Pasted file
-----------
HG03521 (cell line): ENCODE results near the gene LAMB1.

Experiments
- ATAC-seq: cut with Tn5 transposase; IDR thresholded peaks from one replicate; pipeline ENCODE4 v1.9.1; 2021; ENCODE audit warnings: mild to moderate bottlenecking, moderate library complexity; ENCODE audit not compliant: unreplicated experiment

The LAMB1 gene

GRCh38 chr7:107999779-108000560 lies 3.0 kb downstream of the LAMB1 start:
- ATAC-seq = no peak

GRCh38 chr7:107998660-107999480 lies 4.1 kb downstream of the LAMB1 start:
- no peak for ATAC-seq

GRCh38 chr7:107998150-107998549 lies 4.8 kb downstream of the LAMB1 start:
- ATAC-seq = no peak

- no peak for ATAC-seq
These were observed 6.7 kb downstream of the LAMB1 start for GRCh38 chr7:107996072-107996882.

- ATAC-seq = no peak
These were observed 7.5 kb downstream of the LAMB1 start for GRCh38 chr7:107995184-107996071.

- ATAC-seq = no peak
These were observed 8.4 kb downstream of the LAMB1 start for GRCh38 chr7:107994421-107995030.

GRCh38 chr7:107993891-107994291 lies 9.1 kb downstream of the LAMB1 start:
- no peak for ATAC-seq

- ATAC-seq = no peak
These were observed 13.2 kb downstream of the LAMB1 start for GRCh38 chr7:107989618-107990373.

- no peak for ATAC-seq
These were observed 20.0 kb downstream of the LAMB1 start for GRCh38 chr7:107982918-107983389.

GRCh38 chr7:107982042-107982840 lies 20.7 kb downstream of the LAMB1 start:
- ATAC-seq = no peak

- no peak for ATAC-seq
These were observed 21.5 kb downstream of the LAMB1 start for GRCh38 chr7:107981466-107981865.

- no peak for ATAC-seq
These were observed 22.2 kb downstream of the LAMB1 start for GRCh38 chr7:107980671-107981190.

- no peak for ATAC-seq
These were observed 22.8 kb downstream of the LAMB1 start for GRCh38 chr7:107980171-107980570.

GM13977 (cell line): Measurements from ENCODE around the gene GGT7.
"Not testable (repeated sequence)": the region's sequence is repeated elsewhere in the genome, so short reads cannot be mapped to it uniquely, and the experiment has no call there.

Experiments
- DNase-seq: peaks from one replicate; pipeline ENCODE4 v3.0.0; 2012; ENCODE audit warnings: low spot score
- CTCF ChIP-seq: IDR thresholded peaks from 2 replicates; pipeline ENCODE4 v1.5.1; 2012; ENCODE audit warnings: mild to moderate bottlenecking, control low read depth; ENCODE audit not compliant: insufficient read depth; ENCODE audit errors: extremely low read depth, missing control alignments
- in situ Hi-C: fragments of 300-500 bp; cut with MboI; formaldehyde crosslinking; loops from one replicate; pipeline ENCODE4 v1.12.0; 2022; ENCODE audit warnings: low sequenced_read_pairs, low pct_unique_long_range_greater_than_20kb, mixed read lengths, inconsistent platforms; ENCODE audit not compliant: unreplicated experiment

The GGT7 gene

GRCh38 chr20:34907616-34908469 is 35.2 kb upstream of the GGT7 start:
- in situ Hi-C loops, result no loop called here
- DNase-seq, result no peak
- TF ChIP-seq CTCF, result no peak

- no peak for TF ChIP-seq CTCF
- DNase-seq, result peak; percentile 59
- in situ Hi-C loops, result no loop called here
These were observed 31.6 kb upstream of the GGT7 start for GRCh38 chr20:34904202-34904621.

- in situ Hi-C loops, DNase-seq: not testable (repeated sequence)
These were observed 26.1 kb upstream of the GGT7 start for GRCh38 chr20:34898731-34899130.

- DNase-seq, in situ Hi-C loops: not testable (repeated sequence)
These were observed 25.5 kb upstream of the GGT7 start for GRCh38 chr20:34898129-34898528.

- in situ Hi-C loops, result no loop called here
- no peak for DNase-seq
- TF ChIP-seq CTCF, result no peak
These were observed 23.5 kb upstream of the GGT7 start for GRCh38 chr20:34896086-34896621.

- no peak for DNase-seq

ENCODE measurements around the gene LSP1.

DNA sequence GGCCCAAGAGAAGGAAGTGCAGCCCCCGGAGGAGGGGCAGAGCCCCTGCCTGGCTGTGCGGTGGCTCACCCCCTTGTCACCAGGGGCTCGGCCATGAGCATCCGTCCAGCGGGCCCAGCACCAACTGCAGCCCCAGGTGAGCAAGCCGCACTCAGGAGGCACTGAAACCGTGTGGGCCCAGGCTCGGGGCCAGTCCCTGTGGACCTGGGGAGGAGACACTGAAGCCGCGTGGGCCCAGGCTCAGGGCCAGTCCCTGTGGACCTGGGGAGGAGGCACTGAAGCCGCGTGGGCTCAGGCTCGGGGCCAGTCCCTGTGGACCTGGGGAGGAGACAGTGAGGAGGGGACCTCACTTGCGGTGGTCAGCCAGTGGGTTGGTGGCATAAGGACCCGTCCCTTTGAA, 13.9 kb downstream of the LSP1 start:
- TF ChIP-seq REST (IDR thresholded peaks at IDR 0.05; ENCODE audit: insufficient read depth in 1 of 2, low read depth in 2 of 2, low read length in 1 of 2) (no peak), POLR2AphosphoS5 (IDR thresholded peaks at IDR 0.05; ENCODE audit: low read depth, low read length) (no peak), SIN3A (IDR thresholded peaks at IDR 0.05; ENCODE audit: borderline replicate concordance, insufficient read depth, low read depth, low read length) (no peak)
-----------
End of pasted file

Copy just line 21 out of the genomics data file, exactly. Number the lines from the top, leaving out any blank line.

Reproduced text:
- no peak for ATAC-seq